│   7 │  7.77 │ 7.77 │
└─────┴───────┴──────┘

The queries:

SELECT
    groupArrayMovingSum(int) AS I,
    groupArrayMovingSum(float) AS F,
    groupArrayMovingSum(dec) AS D
FROM t
┌─I──────────┬─F───────────────────────────────┬─D──────────────────────┐
│ [1,3,7,14] │ [1.1,3.3000002,7.7000003,15.47] │ [1.10,3.30,7.70,15.47] │
└────────────┴─────────────────────────────────┴────────────────────────┘
SELECT
    groupArrayMovingSum(2)(int) AS I,
    groupArrayMovingSum(2)(float) AS F,
    groupArrayMovingSum(2)(dec) AS D
FROM t
┌─I──────────┬─F───────────────────────────────┬─D──────────────────────┐
│ [1,3,6,11] │ [1.1,3.3000002,6.6000004,12.17] │ [1.10,3.30,6.60,12.17] │
└────────────┴─────────────────────────────────┴────────────────────────┘

groupArrayMovingAvg

Calculates the moving average of input values.

groupArrayMovingAvg(numbers_for_summing)
groupArrayMovingAvg(window_size)(numbers_for_summing)

The function can take the window size as a parameter. If left unspecified, the function takes the window size equal to the number of rows in the column.

Parameters

  • numbers_for_summingExpression resulting in a numeric data type value.
  • window_size — Size of the calculation window.

Returned values

  • Array of the same size and type as the input data.

The function uses rounding towards zero. It truncates the decimal places insignificant for the resulting data type.

Example

The sample table b:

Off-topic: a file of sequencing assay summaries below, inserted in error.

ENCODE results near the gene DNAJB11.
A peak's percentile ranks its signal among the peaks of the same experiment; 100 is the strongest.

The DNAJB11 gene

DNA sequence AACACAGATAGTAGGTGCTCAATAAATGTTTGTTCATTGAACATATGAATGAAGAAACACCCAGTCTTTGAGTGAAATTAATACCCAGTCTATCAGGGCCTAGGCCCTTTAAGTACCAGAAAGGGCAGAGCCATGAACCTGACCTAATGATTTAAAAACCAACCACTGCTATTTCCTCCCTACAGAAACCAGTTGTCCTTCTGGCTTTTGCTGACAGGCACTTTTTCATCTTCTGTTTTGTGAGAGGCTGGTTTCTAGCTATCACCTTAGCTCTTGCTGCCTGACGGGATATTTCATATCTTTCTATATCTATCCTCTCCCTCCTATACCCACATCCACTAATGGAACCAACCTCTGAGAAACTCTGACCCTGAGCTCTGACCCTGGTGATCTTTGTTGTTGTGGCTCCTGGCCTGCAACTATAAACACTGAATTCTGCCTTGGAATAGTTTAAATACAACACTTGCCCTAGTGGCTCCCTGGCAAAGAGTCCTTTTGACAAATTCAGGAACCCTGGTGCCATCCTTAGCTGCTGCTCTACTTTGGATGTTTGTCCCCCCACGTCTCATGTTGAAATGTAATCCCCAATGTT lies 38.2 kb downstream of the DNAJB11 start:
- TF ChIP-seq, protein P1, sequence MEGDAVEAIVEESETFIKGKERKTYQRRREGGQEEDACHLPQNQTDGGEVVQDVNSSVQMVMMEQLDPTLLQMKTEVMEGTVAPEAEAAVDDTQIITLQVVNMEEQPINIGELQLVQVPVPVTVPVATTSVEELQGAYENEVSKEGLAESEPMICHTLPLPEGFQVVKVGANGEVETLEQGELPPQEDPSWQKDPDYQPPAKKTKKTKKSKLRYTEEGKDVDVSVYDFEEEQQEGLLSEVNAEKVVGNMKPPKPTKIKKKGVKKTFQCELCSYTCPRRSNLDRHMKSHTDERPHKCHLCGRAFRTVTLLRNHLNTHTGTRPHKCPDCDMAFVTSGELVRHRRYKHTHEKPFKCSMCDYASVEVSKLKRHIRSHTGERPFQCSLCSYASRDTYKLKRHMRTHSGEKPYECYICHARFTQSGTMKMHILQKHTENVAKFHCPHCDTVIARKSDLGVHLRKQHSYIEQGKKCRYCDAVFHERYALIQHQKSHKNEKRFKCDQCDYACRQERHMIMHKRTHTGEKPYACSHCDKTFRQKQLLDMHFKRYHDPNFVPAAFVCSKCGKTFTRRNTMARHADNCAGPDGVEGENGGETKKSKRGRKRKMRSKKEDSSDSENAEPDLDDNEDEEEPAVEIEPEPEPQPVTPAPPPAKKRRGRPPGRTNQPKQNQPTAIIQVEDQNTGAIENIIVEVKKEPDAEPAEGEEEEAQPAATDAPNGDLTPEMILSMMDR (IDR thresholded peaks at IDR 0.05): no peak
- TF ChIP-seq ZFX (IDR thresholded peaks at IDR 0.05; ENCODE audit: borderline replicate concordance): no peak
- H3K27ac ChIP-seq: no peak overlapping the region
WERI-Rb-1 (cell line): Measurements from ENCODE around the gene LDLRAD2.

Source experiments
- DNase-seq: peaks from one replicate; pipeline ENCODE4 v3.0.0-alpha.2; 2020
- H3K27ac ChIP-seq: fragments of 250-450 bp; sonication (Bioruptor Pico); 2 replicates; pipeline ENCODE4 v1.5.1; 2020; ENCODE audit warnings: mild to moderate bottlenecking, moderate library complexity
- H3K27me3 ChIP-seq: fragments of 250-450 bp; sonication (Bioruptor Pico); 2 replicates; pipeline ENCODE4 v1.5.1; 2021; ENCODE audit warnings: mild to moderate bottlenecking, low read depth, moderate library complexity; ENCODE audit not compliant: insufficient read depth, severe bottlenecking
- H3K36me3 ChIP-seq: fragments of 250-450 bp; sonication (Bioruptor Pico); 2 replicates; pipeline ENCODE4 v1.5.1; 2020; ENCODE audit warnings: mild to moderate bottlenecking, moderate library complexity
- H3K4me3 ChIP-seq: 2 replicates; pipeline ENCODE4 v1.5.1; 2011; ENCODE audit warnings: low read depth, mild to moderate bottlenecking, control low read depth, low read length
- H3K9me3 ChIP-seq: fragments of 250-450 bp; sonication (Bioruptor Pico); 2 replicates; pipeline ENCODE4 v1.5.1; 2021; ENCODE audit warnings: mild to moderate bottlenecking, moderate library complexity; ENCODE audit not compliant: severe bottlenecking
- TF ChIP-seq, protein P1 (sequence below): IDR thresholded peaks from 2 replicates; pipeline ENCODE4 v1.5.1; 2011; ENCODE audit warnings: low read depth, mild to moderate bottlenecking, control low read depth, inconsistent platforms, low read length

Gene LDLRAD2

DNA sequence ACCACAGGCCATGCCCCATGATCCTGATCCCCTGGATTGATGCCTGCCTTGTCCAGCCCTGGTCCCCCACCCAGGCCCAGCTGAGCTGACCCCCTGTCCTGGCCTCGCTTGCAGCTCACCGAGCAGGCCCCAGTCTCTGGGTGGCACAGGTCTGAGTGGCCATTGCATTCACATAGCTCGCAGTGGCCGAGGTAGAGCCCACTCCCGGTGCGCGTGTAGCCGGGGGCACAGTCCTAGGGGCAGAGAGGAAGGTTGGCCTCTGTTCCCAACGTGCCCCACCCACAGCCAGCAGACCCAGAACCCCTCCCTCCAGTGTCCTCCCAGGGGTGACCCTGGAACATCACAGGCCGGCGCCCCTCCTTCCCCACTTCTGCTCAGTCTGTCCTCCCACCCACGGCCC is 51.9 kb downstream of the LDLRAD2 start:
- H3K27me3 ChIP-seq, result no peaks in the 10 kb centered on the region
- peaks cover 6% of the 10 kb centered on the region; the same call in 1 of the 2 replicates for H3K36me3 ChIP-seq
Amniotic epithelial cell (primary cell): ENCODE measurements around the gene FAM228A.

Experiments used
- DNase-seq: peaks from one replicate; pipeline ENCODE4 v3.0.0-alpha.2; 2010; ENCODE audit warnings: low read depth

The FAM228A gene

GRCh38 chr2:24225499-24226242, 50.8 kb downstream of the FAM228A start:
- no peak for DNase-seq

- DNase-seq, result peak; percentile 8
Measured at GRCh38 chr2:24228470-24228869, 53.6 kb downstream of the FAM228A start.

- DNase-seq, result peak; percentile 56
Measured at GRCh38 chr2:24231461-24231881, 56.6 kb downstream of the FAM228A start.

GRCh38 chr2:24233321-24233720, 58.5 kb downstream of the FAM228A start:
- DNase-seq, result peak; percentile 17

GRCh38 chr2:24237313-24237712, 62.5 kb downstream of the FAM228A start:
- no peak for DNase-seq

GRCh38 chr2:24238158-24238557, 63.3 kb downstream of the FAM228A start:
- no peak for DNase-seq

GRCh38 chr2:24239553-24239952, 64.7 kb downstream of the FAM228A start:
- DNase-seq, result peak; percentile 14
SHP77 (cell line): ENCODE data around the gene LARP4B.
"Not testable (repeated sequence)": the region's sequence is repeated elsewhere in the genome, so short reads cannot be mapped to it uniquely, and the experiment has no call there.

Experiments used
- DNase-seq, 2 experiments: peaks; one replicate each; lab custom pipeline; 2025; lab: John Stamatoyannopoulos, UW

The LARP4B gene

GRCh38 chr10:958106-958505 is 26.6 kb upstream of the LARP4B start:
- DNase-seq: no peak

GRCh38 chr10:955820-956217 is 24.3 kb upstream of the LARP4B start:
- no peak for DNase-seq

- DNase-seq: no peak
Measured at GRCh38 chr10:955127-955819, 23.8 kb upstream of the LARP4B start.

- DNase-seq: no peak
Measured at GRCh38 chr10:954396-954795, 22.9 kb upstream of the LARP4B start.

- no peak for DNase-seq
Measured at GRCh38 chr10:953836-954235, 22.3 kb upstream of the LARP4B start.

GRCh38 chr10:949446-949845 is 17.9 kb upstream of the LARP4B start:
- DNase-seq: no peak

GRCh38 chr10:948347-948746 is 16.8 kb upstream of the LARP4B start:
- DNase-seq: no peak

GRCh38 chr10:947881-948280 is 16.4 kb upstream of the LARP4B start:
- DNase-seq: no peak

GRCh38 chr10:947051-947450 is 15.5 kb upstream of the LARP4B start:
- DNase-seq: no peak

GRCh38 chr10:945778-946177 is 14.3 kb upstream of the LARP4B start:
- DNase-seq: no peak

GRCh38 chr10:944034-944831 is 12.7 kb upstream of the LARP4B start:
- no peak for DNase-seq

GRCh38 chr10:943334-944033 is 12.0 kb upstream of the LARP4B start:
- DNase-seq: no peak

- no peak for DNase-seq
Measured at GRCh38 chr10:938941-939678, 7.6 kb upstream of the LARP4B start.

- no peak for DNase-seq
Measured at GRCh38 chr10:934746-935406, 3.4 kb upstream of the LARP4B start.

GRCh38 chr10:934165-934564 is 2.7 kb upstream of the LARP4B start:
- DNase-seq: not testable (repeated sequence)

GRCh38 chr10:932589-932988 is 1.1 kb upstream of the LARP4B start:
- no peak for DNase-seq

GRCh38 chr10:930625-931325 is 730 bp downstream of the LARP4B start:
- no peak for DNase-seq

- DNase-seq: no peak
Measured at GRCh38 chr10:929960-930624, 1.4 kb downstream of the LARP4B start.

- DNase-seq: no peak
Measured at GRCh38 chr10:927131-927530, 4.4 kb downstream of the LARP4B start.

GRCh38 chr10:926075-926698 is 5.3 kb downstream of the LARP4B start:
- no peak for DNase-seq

CREATE TABLE t
(
    `int` UInt8,
    `float` Float32,
    `dec` Decimal32(2)
)
ENGINE = TinyLog
┌─int─┬─float─┬──dec─┐
│   1 │   1.1 │ 1.10 │
│   2 │   2.2 │ 2.20 │
│   4 │   4.4 │ 4.40 │
│   7 │  7.77 │ 7.77 │
└─────┴───────┴──────┘

The queries:

SELECT
    groupArrayMovingAvg(int) AS I,
    groupArrayMovingAvg(float) AS F,
    groupArrayMovingAvg(dec) AS D
FROM t
┌─I─────────┬─F───────────────────────────────────┬─D─────────────────────┐
│ [0,0,1,3] │ [0.275,0.82500005,1.9250001,3.8675] │ [0.27,0.82,1.92,3.86] │
└───────────┴─────────────────────────────────────┴───────────────────────┘
SELECT
    groupArrayMovingAvg(2)(int) AS I,
    groupArrayMovingAvg(2)(float) AS F,
    groupArrayMovingAvg(2)(dec) AS D
FROM t
┌─I─────────┬─F────────────────────────────────┬─D─────────────────────┐
│ [0,1,3,5] │ [0.55,1.6500001,3.3000002,6.085] │ [0.55,1.65,3.30,6.08] │
└───────────┴──────────────────────────────────┴───────────────────────┘

groupUniqArray(x), groupUniqArray(max_size)(x)

Creates an array from different argument values. Memory consumption is the same as for the uniqExact function.

The second version (with the max_size parameter) limits the size of the resulting array to max_size elements.
For example, groupUniqArray(1)(x) is equivalent to [any(x)].

quantile

Computes an approximate quantile of a numeric data sequence.

This function applies reservoir sampling with a reservoir size up to 8192 and a random number generator for sampling. The result is non-deterministic. To get an exact quantile, use the quantileExact function.

When using multiple quantile* functions with different levels in a query, the internal states are not combined (that is, the query works less efficiently than it could). In this case, use the quantiles function.

Syntax

quantile(level)(expr)

Alias: median.

Parameters